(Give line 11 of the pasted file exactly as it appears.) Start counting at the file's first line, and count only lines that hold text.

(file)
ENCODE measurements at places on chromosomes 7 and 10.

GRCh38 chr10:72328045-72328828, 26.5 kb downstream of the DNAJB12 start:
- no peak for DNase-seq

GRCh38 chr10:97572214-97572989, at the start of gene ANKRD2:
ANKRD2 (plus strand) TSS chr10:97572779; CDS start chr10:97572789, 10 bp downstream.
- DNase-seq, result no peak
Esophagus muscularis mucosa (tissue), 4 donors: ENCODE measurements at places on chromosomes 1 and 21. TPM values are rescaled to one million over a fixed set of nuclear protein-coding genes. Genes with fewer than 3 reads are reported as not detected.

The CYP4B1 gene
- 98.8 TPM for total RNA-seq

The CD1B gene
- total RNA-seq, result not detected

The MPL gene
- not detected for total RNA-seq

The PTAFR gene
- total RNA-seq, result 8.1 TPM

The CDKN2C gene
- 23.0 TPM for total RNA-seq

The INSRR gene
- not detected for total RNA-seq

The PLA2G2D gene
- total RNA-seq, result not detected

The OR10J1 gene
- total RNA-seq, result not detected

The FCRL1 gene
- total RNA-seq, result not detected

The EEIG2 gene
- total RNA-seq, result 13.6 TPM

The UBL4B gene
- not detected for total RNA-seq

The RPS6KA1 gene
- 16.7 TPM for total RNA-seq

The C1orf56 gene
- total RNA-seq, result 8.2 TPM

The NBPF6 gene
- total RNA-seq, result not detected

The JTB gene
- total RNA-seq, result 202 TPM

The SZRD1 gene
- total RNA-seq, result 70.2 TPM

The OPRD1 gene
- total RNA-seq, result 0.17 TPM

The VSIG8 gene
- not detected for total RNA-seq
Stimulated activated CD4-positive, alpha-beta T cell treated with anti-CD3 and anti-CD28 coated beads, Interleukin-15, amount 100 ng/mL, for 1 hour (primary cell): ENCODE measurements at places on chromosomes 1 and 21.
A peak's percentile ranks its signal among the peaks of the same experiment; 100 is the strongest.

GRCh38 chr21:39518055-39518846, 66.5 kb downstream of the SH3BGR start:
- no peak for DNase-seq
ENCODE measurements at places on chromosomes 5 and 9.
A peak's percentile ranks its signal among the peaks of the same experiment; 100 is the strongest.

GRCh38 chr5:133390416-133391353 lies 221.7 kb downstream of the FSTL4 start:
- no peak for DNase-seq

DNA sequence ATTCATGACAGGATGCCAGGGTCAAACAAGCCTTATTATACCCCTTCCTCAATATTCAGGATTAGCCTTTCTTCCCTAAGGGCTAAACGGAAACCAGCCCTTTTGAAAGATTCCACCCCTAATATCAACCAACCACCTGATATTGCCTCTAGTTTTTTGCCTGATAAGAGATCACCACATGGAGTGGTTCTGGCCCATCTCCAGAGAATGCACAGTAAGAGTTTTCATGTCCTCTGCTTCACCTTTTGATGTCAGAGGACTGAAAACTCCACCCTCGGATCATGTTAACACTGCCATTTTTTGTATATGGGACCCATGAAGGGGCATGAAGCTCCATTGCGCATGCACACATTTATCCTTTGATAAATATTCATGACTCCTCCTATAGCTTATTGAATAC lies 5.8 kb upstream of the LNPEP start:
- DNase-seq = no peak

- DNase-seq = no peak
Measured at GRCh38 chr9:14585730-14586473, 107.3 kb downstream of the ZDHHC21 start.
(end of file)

- total RNA-seq, result not detected